# Summary of Previous Lecture In our previous lecture about Short Term Financing we covered the following topics. sources and types of spontaneous financing.

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Summary of Previous Lecture In our previous lecture about Short Term Financing we covered the following topics. sources and types of spontaneous financing. Calculate the annual cost of trade credit when trade discounts are forgone. Stretching payables and its potential drawbacks. Describe various types of negotiated (or external) short-term borrowing.

Chapter 11(II) Short-Term Financing

Learning Outcomes After studying Chapter 11, you should be able to: Understand the sources and types of spontaneous financing. Calculate the annual cost of trade credit when trade discounts are forgone. Explain what is meant by "stretching payables" and understand its potential drawbacks. Describe various types of negotiated (or external) short- term borrowing. Calculate the effective annual interest rate on short-term borrowing with or without a compensating balance requirement and/or a commitment fee. Understand what is meant by factoring accounts receivable.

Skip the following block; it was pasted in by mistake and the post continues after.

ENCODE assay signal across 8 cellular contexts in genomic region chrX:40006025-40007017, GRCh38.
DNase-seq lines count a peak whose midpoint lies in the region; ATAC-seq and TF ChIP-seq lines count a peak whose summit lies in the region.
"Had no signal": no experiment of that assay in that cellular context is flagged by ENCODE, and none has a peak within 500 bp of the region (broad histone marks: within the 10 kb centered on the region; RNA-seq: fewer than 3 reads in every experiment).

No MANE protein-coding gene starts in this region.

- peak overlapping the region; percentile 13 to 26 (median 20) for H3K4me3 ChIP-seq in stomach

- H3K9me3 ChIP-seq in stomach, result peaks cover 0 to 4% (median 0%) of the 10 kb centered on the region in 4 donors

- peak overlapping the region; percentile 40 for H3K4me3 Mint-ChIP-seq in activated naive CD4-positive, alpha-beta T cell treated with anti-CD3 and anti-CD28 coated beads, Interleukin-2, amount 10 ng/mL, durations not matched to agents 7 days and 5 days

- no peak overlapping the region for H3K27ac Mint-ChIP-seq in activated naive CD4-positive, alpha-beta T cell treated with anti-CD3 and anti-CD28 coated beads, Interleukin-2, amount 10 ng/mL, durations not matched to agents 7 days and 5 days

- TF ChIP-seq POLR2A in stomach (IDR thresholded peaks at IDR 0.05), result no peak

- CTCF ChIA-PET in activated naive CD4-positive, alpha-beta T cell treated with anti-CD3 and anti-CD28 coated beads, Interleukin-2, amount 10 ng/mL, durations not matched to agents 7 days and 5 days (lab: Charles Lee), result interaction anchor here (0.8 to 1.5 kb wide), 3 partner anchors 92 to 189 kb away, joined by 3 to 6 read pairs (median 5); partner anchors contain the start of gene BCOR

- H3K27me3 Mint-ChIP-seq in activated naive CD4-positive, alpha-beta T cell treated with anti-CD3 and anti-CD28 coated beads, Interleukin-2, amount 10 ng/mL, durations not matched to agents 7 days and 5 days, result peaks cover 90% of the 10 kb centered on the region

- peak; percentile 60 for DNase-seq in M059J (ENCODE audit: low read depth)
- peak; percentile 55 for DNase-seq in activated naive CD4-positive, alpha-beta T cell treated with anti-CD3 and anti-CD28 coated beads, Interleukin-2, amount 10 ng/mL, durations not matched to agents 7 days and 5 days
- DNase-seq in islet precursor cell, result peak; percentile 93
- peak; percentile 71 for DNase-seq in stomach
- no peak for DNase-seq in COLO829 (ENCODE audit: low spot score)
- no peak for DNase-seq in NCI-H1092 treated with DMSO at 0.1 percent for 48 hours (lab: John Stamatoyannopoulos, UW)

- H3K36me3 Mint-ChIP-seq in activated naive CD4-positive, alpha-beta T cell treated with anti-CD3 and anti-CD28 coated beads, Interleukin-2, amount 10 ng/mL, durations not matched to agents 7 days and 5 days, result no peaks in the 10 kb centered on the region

Detour: Cost of Borrowing Factors that affect the cost of borrowing on a short term basis. Interest Rates - Prime Rate - Short-term interest rate charged by banks to large, creditworthy customers. The rate is determined through negotiation between the lender and the borrower. Prime Rate – Short term interest rate charged by banks to large, creditworthy customer. Because of higher competition from commercial paper market, the well established firm are able to borrow at a lower than the prime rate. The rate charged depends upon the marginal cost of funds (LIBOR) plus an interest rate margin.

Detour: Cost of Borrowing Differential from prime depends on: – Cash balances maintained with the bank – Other business with the bank – Cost of servicing the loan

Detour: Cost of Borrowing Computing Interest Rates Collect Basis - interest is paid at maturity of the note. Example: \$100,000 loan at 10% stated interest rate for 1 year. Effective rate of interest = \$10,000 in interest \$100,000 in usable funds = 10.00%

Detour: Cost of Borrowing Computing Interest Rates Discount Basis - interest is deducted from the initial loan. Example: \$100,000 loan at 10% stated interest rate for 1 year. \$10,000 in interest \$90,000 in usable funds = 11.11%